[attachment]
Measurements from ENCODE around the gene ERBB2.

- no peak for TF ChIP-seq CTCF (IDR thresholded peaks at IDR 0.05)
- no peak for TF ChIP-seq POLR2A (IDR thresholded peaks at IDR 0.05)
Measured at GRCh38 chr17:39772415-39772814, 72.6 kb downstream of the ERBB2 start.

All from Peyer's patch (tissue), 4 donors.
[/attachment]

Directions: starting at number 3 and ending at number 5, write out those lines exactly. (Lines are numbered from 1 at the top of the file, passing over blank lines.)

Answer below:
- no peak for TF ChIP-seq POLR2A (IDR thresholded peaks at IDR 0.05)
Measured at GRCh38 chr17:39772415-39772814, 72.6 kb downstream of the ERBB2 start.

All from Peyer's patch (tissue), 4 donors.